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Local Marine Honored With Silver Star

(Photo Credit: KDKA)

(Photo Credit: KDKA)

Mary Robb Jackson Mary Robb Jackson
Mary Robb Jackson joined KDKA-TV as a general assignment reporter in...
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PITTSBURGH (KDKA) – A Coraopolis Marine has been awarded the third-highest military decoration for valor.

Sgt. David M. Gerardi, a native of Coraopolis, was awarded the Silver Star for a June 6, 2011, engagement in Afghanistan as a reconnaissance Marine with 1st Platoon, Company B, 3d Reconnaissance Battalion, 2d Marine Division (Forward), II Marine Expeditionary Force (Forward) Afghanistan.

There are nearly 7,000 flight miles between Afghanistan and Pennsylvania. However, for Sgt. Gerardi that distance is distilled into one incredibly brave day as the Silver Star was pinned to his chest by Maj. Gen. Mel Spiese.

“On his own initiative and despite intense enemy fire, he crossed open fire, swept terrain to a position behind a 2-and-a-half-foot stone wall,” Maj. Gen. Spiese said.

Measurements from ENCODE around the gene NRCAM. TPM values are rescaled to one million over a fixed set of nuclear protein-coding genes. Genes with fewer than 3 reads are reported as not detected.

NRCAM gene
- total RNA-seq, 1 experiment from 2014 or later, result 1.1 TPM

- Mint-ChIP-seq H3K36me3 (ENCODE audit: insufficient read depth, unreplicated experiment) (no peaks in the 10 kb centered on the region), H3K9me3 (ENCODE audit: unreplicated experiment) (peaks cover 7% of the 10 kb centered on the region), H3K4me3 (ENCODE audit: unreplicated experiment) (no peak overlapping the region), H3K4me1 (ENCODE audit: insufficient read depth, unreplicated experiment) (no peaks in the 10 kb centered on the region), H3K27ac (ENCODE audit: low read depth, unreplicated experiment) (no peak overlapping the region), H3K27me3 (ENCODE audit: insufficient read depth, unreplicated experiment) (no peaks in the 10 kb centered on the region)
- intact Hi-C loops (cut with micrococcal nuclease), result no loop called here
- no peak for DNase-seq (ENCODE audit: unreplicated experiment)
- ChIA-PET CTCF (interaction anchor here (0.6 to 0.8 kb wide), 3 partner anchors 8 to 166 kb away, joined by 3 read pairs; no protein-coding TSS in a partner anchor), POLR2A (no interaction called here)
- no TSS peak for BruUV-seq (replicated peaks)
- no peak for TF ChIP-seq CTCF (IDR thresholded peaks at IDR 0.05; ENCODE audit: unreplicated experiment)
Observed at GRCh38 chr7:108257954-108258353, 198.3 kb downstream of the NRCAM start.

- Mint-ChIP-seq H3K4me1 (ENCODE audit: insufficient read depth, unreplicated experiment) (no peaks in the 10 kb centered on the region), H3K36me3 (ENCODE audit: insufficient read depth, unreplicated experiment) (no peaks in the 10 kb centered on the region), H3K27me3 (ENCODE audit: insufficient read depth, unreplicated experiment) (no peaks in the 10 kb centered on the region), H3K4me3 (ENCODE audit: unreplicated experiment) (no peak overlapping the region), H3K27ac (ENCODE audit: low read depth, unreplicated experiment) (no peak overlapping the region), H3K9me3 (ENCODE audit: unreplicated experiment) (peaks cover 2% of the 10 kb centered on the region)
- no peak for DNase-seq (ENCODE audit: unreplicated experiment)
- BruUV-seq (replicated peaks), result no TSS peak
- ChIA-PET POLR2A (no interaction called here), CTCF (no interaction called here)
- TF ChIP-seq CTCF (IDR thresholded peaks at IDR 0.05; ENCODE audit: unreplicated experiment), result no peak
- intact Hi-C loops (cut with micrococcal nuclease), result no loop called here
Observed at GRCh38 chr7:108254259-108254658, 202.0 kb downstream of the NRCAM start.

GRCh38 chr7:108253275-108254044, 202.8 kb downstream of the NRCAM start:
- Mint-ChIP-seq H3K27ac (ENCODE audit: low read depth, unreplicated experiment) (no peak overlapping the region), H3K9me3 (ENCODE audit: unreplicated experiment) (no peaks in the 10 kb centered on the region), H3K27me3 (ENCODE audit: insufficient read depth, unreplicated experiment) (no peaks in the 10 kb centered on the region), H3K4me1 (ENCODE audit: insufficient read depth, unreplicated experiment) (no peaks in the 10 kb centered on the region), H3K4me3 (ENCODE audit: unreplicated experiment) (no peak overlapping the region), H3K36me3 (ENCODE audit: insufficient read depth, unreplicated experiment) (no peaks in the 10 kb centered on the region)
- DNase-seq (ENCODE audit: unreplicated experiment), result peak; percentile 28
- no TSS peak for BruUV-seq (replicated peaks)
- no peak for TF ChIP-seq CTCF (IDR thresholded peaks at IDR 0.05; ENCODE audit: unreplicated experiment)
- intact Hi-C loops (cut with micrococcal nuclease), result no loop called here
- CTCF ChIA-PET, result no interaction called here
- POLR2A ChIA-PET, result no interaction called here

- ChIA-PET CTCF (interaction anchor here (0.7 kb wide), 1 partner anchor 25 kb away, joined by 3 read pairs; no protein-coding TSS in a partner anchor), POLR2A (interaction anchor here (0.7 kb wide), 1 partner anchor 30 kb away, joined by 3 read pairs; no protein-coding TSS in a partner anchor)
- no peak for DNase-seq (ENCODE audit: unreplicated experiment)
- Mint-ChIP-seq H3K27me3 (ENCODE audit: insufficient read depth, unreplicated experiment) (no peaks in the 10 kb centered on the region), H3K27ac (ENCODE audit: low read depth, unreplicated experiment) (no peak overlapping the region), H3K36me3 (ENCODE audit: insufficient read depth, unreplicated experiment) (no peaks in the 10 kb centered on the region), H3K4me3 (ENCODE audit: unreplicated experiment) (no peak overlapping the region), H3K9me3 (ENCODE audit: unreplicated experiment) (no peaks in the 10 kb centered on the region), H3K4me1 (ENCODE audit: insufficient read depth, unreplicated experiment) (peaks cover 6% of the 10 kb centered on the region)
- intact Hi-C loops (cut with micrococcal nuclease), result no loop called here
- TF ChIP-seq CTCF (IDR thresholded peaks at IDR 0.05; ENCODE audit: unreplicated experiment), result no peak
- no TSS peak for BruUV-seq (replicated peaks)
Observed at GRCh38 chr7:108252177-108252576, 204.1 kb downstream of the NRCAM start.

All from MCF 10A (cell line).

Suspended from an Old Glory red, white and blue ribbon, the Silver Star is surrounded by a laurel wreath with the words, “Gallantry In Action” on the reverse.

“It is an exceptionally rare occurrence, in particular in the Marine Corps,” Maj. Gen. Spiese said.

Gerardi, a reconnaissance Marine, was on patrol when the Taliban ambushed his platoon on four sides.

Making himself a target for rocket propelled grenade and machine gun fire, he held his position for five hours. The event happened 10 days after his 21st birthday.

“We were pinned down for sure. We were out in the open. He was there suppressing with his sniper rifle, which is no easy task,” Sgt. Hance Wilbert said.

Sgt. Wilbert remembers that June day clearly.

Three of Sgt. Gerardi’s buddies from the battlefield flew in from Okinawa to honor him.

His parents, Michael and Young Gerardi, say having him back is an answered prayer.

“I’ve been blessed the entire time I’ve been in the military. To serve with the best Marines, the best soldiers,” Sgt. Gerardi said.

The young Marine welled up with tears remembering two of his fallen brothers.

“I know the award talks about me a lot, but those guys did more to bring me home than I could ever do for them,” Sgt. Gerardi said.

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